by Georgi Stankov, September 6, 2013
In a recent article I have proved from a scientific point of view beyond any doubt why the USA will never be in the position to present any valid proofs for the use of sarin by Assad in Damascus. This presentation was made on pure scientific principles and facts and did not consider the actual evidence that if a neurotoxic agent has been used in Damascus to kill innocent citizens and children that the actual perpetrators can only be the death squads of Al Qaeda and associated criminal gangs in Syria that kill the innocent population as to prevent their final defeat by the regular Syrian army.
This is also the opinion of Putin who has just defined the US foreign minister Kerry as a liar. Such honesty among the political elite is unprecedented in the history of this Orion prison planet.
Below I am publishing two further articles that prove:
1) That it is impossible to confirm exactly the use of sarin in Damascus from biological samples and
2) that in case this is done, by whatever evidence, it is still impossible to prove that Assad was responsible for this crime on humanity. Period!
The second video that has just appeared on the Internet shows a Syrian rebel who claims boisterously to have used chemical weapons of mass destruction to kill innocent citizens in their desperation as to stop the progress of the Syrian regular army and avoid a sound defeat.
What more proofs does the world community need to demonstrate that Obama and the other mass murderers in Washington DC search even for the “calf under the bull”, to quote another Bulgarian saying, as to unleash a devastating WWIII against humanity as they have already done this on the 8th level of 4D. Why don’t they listen to the opinion of the American people as this cretin McCain fails to grasp (watch this video below):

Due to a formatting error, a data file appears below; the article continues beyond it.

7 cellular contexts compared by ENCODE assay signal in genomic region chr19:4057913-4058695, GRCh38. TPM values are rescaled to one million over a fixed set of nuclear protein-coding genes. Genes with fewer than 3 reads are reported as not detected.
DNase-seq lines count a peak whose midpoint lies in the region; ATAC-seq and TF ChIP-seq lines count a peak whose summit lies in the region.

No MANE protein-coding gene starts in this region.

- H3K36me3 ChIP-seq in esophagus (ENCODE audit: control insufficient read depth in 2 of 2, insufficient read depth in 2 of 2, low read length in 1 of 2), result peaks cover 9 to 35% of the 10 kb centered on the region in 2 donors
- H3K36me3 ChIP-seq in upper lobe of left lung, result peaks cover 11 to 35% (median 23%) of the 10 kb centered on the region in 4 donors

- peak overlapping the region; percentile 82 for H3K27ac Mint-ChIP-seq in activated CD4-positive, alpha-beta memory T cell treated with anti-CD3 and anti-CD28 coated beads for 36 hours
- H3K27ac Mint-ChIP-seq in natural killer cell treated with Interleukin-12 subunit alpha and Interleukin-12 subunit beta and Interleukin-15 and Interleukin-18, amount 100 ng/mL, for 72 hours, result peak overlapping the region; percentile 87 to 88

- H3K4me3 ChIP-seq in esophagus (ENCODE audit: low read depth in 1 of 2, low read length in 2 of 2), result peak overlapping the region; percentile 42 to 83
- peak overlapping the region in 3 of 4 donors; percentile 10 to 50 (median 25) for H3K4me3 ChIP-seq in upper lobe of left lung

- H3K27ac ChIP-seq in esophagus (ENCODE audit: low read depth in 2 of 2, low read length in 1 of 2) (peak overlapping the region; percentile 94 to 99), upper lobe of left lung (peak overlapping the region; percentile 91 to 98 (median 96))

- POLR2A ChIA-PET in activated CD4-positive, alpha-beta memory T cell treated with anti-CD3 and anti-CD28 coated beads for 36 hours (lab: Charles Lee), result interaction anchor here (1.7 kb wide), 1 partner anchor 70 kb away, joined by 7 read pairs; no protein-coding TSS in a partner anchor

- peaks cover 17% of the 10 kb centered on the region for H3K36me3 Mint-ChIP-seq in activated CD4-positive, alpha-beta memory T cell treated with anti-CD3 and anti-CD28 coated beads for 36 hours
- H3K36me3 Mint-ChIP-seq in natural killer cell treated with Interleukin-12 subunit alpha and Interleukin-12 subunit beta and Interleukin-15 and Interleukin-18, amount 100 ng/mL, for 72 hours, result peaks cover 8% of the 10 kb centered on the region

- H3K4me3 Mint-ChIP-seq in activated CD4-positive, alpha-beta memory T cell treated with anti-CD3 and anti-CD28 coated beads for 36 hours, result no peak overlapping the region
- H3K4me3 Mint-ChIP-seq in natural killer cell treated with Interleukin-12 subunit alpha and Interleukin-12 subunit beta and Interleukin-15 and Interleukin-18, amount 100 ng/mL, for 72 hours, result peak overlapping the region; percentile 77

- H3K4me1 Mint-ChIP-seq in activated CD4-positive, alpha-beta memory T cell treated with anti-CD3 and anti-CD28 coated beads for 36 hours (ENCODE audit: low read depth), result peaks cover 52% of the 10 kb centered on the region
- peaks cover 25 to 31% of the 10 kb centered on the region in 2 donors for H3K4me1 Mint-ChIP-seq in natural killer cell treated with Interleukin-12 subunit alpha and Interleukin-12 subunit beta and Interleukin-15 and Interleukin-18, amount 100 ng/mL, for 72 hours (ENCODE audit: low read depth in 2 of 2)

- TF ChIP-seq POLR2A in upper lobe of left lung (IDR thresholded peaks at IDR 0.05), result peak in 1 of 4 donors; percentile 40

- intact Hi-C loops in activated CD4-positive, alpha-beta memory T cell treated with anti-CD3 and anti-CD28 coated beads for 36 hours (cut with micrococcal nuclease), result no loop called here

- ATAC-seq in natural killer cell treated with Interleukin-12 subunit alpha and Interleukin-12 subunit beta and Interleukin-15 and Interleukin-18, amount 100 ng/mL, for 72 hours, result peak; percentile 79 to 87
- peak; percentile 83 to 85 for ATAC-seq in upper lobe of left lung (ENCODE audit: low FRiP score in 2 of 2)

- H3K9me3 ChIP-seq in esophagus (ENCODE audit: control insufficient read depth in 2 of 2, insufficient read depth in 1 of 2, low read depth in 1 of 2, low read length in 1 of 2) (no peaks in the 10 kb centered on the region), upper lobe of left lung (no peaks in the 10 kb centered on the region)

Exclusive: Top Chemical Weapons Expert Highly Skeptical of U.S. Case Against Syrian Government
Western Samples Were Selectively Chosen Without a Verifiable Chain of Custody … We Must Wait for UN Report Before Reaching Any Conclusions
Jean Pascal Zanders is widely acknowledged as one of the world’s top chemical weapons experts, having been quoted in the last two weeks about Syrian chemical weapons by McClatchy, Time, the Los Angeles Times, Post-Gazette, Huffington Post, Der Spiegel, Agence France-Presse, Global Post, the Telegraph, and many other publications.
We interviewed Zanders by phone.
Q: You were quoted in the Huffington Post on August 30th as saying that the Youtube videos cited by the American government were not conclusive, as you couldn’t tell where or when the videos were taken … or even whether they were from the same incident or different incidents.
Do you still hold that view, or have you seen other videos that change your mind?
Zanders: No, I have not changed my mind. The general observation still stands, and it will stand until we have the actual report from the U.N. investigation.
I do not deny that a chemical with toxic chemicals has taken place. But I am just as concerned about how people are interpreting things in terms of a particular goal … which in this case is military intervention.
Living in a democracy we have the rule of of law, and we collect and analyze a variety of evidence collected at certain scenes before passing any kind of final judgment.